Vietnamese food is nothing without the imprint of fish sauce (nuoc mam). The best Vietnamese fish sauce is delicately flavored and full of umami goodness. Believe it or not, good fish sauce can be enjoyed straight. Seriously! You can make fish sauce from various kind of aquatic animals (shrimp, mackerel, or squid, for example). However, the best Vietnamese fish sauce comes from the island of Phu Quoc, where the waters are full of a particular kind of anchovy called ca com.
What you expect
Like wine in France and olive oil in Italy, fish sauce is the prized staple of Vietnam, where it is used in soups and marinades or diluted into a sauce that accompanies foods from spring rolls to noodles. The Vietnamese have seals on their bottles to indicate quality, the highest being nuoc mam nhi, the first extraction of liquid from fish fermented in salt: extra-virgin fish sauce, if you will.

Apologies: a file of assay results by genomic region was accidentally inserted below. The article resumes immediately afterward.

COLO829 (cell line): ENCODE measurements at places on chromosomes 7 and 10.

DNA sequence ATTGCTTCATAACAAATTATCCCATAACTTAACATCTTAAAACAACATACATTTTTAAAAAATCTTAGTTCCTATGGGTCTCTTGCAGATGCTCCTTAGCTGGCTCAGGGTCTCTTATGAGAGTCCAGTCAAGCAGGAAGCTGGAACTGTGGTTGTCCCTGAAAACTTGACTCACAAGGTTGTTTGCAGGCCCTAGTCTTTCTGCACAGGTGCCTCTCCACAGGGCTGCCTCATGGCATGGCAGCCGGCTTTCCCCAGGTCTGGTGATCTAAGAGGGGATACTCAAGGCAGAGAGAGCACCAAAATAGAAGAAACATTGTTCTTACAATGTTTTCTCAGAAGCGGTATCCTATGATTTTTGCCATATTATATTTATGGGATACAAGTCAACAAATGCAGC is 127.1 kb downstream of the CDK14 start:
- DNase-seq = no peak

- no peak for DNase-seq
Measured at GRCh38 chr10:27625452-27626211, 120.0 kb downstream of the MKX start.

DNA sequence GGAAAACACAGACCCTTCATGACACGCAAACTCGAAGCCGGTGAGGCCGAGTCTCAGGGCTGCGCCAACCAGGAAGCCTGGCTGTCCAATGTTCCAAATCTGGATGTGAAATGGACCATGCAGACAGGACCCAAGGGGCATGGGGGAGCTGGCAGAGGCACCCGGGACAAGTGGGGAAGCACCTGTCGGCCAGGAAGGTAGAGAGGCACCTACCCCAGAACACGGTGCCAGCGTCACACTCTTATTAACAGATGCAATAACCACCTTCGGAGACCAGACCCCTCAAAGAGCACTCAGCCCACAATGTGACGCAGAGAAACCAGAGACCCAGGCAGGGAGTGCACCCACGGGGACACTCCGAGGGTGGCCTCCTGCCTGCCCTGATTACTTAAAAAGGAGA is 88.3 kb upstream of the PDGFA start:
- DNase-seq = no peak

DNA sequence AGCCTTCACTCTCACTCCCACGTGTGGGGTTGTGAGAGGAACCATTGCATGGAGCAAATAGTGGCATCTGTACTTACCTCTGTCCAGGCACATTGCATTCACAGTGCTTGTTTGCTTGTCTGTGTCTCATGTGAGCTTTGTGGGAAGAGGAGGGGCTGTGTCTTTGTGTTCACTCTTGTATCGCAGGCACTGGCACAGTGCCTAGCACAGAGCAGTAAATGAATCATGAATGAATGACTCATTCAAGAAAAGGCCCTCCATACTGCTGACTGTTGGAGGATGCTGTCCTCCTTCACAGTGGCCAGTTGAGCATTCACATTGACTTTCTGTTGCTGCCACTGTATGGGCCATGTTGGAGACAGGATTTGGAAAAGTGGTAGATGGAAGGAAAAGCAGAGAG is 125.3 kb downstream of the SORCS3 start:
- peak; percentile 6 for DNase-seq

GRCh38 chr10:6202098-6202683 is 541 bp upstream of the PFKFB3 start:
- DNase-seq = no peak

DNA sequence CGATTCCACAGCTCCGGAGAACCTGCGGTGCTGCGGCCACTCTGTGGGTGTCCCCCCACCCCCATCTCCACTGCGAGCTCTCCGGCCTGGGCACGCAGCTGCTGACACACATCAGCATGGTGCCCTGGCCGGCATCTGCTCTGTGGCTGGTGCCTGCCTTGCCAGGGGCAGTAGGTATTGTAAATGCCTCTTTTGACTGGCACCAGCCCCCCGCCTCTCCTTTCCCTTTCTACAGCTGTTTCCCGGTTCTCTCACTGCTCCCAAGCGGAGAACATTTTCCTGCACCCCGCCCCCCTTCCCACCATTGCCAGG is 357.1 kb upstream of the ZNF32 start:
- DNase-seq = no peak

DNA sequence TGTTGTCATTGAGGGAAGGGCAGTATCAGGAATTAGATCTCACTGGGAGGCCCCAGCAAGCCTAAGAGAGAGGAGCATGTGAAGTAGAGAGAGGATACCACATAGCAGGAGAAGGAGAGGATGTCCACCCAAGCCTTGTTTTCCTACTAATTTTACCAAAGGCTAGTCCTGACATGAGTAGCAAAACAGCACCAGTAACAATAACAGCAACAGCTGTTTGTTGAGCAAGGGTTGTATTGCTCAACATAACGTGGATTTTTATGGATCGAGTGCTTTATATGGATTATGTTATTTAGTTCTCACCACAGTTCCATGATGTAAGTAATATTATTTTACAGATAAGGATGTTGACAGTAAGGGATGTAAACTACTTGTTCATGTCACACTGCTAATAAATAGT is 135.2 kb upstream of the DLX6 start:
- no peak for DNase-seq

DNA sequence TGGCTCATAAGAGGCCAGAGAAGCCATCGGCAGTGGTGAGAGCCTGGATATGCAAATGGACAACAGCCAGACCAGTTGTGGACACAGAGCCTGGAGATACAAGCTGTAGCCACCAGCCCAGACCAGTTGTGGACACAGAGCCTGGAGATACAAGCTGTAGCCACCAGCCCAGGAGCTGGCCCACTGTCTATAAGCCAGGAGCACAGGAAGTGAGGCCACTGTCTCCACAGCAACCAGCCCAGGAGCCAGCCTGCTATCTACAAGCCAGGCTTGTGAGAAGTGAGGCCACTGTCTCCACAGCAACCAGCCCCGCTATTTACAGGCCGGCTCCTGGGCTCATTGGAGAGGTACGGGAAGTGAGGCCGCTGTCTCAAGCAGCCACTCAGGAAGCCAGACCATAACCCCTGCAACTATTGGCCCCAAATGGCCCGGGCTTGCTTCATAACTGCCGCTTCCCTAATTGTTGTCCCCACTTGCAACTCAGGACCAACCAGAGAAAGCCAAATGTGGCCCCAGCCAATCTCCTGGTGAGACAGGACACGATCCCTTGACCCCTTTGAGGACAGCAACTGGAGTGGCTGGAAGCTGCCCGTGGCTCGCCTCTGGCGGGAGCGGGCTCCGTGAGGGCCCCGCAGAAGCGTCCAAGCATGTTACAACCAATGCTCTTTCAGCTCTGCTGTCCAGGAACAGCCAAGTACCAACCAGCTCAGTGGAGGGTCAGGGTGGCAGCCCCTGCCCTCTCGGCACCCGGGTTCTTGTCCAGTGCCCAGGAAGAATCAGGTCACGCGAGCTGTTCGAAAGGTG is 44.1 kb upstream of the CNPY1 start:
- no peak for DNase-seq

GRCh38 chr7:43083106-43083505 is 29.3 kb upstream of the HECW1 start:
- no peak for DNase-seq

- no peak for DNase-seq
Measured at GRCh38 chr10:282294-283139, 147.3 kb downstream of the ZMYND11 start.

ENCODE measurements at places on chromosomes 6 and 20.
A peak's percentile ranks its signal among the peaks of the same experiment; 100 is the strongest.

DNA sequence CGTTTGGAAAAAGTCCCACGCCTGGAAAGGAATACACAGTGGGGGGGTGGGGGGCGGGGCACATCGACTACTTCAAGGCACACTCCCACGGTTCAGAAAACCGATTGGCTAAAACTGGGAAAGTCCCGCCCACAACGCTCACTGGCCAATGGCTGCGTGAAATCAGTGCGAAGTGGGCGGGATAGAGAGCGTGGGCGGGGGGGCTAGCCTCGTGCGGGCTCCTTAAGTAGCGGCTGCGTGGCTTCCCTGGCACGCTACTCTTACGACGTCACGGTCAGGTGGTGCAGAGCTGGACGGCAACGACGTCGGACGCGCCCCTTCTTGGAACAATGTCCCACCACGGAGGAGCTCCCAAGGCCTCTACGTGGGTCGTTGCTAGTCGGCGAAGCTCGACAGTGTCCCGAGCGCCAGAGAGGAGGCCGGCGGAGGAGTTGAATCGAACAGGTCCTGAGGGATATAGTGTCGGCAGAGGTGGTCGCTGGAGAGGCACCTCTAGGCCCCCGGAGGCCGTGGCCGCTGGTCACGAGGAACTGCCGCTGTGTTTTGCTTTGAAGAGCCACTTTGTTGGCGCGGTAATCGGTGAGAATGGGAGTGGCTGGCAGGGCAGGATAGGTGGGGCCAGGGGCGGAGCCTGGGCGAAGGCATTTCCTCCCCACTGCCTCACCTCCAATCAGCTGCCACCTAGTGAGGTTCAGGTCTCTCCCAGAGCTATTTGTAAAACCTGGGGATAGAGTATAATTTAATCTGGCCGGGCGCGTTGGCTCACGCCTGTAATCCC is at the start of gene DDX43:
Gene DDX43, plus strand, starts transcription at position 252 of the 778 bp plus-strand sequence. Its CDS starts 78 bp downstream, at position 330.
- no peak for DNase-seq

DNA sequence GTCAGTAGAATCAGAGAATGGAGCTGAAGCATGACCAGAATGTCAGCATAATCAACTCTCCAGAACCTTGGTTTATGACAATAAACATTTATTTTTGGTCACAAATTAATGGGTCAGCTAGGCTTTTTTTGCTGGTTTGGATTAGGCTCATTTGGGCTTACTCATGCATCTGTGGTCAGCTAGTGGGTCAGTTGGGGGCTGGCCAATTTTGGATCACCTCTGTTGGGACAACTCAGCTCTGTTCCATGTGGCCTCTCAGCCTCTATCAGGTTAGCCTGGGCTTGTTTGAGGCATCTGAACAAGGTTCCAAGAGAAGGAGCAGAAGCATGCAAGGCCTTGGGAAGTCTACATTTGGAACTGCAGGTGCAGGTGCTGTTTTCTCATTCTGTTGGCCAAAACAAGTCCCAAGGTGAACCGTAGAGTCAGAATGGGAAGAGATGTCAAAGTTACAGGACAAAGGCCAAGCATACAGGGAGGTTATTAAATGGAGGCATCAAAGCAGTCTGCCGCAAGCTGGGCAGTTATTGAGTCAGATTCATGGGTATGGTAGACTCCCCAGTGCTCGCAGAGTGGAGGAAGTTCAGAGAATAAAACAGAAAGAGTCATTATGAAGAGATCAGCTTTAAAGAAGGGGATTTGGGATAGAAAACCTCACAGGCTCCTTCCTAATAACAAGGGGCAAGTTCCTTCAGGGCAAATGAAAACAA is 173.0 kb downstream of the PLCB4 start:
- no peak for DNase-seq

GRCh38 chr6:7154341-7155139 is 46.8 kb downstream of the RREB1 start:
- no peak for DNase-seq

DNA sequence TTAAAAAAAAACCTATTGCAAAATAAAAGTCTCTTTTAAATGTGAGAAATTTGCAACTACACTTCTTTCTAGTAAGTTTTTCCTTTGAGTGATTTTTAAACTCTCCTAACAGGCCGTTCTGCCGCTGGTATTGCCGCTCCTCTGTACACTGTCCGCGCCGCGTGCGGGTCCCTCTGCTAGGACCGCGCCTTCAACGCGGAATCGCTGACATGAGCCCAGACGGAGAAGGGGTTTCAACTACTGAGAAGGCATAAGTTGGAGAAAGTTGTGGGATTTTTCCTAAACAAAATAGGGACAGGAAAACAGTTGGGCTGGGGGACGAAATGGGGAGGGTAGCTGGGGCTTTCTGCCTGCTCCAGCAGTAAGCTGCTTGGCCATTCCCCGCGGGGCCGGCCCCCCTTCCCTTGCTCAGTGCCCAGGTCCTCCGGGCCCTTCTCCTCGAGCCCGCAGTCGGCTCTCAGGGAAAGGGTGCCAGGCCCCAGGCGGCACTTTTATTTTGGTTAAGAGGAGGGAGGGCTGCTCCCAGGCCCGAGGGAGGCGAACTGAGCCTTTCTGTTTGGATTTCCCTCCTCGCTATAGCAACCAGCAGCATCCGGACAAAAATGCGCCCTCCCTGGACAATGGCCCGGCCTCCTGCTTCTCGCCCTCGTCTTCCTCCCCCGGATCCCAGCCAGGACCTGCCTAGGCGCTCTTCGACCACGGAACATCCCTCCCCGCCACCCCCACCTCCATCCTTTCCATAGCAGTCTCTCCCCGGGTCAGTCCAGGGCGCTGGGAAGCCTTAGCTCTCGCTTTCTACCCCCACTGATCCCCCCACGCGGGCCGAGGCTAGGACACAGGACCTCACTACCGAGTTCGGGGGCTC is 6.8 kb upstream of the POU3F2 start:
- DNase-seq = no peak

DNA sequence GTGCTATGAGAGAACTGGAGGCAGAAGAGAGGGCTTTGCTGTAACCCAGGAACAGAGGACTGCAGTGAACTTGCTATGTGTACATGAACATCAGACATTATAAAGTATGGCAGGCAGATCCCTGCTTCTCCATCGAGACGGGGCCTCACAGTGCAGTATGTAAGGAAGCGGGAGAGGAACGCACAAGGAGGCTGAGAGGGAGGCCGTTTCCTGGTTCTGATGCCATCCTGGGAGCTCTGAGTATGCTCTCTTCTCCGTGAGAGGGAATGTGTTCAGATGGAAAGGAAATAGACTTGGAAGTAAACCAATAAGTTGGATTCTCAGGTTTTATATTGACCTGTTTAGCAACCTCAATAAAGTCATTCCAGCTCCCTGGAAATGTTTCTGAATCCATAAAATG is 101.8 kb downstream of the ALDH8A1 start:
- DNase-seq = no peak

And the best of the best, as widely agreed among Vietnamese enclaves around the world, comes from Phu Quoc, a tropical island off the nation’s southwest coast. In fact, the Phu Quoc name is so coveted and abused in the fish sauce industry that local producers have been working with the World Trade Organization to protect its appellation of origin.
Curious as to what made Phu Quoc fish sauce so legendary, I made my way to the fabled island this winter to taste it for myself.
Fish sauce factory